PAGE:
SCHLARP: Rings Prevent Nostalgia
The Stove

As sports fans, we all have our favorite players. We adorn their jerseys every game day and study every statistic on the backs of their trading cards. Certain players become synonymous with their teams: Joe Montana and the 49ers, Emmitt Smith and the Cowboys, Michael Jordan and the Chicago Bulls. It is difficult to picture any of those athletes in a different team’s uniform, but the reality is sports are a business. The best teams separate emotional ties to on-field performance. No one owes anyone anything, and players are expendable. Cut ties before it is too late. Pay players for what they give, not what they gave.

This past week, NBA superstar and Miami Heat legend Dwayne Wade made his long-awaited return to American Airlines Arena in Miami, Fla., for the first time since signing with the Chicago Bulls. Wade, the 2006 NBA Final MVP, a future NBA Hall of Famer and the Heat’s all-time leader in minutes played, points scored and championship rings, turned down a two-year $40 million deal with the Heat for a two-year $47 million deal with his hometown Bulls. In a post-game press conference, he called Thursday’s game the “weirdest basketball game I’ve played in my life” — a life that included 13 seasons in Miami.

After Wade turned down the deal, Pat Riley, the president of the Miami Heat, fell under heavy criticism for his lack of negotiations with Wade and failure to offer him a larger contract. Heat fans feel as though Wade should have been allowed to name his price. He helped build the Heat into a dynasty and is arguably Miami’s best professional athlete ever. He voluntarily accepted a six-year contract with a $15 million discount in order to allow the team to sign LeBron James and Chris Bosh in 2010. Fans say Wade should have been offered a larger contract this offseason as an act of good faith, a way to repay the man for all of the greatness he has brought to the city of Miami.

If we have learned anything, however, from watching teams spend exorbitant amounts on colossal contracts to aging superstars, it is that Riley made the right business decision. Signing Wade to a lofty contract in a league with a salary cap would surely hamstring the Miami Heat, preventing them from using their salaries toward other, younger players. Providing him a parachute-package contract would stifle the Heat’s potential for growth and delay their plans at rebuilding toward another championship, as we saw with last year’s Los Angeles Lakers.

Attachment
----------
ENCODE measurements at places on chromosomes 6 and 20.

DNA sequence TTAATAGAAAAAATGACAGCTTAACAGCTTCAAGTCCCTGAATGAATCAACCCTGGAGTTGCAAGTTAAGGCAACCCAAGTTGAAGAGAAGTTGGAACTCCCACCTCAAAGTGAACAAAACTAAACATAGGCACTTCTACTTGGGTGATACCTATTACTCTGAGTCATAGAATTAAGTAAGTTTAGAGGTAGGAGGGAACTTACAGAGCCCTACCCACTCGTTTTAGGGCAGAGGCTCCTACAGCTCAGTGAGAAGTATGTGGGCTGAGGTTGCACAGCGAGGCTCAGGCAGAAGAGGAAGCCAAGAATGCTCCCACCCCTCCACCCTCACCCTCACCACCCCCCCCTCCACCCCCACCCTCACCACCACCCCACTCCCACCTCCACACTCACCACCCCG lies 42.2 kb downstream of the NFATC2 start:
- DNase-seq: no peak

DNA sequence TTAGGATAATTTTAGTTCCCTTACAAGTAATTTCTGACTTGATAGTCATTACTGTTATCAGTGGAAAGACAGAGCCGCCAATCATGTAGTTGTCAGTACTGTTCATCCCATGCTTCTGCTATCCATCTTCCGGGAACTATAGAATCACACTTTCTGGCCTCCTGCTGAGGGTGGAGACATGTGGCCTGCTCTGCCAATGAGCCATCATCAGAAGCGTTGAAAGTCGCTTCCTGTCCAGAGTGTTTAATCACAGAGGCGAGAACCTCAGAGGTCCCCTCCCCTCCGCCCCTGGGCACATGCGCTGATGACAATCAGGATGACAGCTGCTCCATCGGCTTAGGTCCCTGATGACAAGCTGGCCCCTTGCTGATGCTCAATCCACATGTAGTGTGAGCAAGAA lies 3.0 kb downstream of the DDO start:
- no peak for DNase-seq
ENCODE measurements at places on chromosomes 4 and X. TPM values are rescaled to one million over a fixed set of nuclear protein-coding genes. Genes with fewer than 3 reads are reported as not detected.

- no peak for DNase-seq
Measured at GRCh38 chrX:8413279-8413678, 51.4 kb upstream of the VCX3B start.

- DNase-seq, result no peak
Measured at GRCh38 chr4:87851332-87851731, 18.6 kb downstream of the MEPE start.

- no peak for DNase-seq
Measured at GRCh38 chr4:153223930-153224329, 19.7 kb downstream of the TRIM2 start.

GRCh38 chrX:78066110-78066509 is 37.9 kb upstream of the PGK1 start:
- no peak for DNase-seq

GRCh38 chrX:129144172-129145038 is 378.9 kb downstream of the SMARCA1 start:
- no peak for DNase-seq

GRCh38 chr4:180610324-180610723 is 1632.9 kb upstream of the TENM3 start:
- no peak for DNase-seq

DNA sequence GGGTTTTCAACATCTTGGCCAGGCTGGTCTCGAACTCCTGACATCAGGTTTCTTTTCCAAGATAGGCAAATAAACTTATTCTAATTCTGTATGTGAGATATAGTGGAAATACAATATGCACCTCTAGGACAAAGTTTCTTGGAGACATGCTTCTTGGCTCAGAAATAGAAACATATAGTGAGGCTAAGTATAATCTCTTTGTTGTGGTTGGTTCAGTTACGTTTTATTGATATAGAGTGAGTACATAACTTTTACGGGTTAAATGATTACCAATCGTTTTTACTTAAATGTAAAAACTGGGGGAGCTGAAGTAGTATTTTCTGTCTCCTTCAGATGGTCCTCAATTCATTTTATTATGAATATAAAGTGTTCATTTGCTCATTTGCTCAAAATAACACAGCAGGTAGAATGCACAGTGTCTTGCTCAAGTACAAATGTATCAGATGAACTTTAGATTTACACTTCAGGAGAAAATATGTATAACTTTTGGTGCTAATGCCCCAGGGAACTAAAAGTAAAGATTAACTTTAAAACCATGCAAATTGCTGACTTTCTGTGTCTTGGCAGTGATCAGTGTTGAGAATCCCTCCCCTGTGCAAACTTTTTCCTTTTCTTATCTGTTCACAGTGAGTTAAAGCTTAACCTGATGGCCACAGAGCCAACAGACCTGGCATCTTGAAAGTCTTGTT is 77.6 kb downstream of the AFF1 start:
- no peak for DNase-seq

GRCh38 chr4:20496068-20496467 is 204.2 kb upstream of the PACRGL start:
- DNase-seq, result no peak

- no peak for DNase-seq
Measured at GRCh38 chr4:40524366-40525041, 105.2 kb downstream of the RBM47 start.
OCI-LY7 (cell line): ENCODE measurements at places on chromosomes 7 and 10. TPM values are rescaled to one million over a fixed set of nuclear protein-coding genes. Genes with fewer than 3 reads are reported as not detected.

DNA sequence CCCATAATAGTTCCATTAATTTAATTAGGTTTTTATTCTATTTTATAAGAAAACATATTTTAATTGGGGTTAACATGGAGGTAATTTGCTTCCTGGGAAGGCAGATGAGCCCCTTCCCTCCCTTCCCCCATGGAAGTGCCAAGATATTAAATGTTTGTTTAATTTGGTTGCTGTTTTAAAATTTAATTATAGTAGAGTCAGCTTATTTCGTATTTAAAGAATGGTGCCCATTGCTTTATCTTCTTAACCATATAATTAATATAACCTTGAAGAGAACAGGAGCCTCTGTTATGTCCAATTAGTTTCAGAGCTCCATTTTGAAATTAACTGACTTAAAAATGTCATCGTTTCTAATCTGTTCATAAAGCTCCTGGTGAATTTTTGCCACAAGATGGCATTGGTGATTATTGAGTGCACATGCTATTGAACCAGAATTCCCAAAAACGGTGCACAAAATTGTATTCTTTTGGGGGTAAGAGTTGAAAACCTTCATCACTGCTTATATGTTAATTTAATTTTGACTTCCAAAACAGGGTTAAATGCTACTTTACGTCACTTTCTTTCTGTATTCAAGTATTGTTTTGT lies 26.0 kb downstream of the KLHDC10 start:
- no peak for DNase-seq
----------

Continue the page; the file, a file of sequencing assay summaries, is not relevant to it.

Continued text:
At $24 million a year, the Lakers made Kobe Bryant the highest-paid player in the NBA for his final two seasons, despite being arguably the statistically worst player in the league over that same span. While fans were able to salute an NBA all-timer, the organization was prevented from successfully entering the free agent market and proposing legitimate contract offers to other talented stars. Bryant’s behemoth contract, seen as a “thank you” present from the organization for 20 great seasons, ended up forming a roadblock for the team’s path to future success.

As the Lakers have started the 2016 NBA season, one free of the anvil and anchor himself, they have jumped out to a surprisingly fast start. With plenty of cash to spend and a team lacking a dominant ball hog, young talent is improving and the Lakers appear to be headed back to the playoffs.

Then there is the pinnacle of all model sports franchises, the New England Patriots. Bill Belichick has fostered a reputation of ridding the organization of players perhaps a year too early, rather than a year late. This past offseason, the Patriots gave up one of their best defenders, Chandler Jones, to the Arizona Cardinals for a second-round draft pick and an offensive lineman who has since been cut. Earlier this season, the Patriots even sent their best defender, Jamie Collins — who was rumored to be seeking the richest linebacker contract in the league — to the NFL purgatory Cleveland Browns for just a draft pick. Conversations of life after Brady have even risen.

For years, Belichick has made these questionable decisions to make business-savvy moves that will save the Patriots money in the long run, all while continuing to dominate opponents on the field.

In professional sports, players are owed no favors. The Cowboys are not obligated to play Tony Romo. The Cardinals let Albert Pujols walk. The Packers cut ties with Brett Favre. The Colts said goodbye to Peyton Manning. Do not fall victim to your love for a player. Relationships are great. Winning is better.

Thomas Schlarp is a sophomore in the School of Nursing and Health Studies. The Stove appears every Tuesday.

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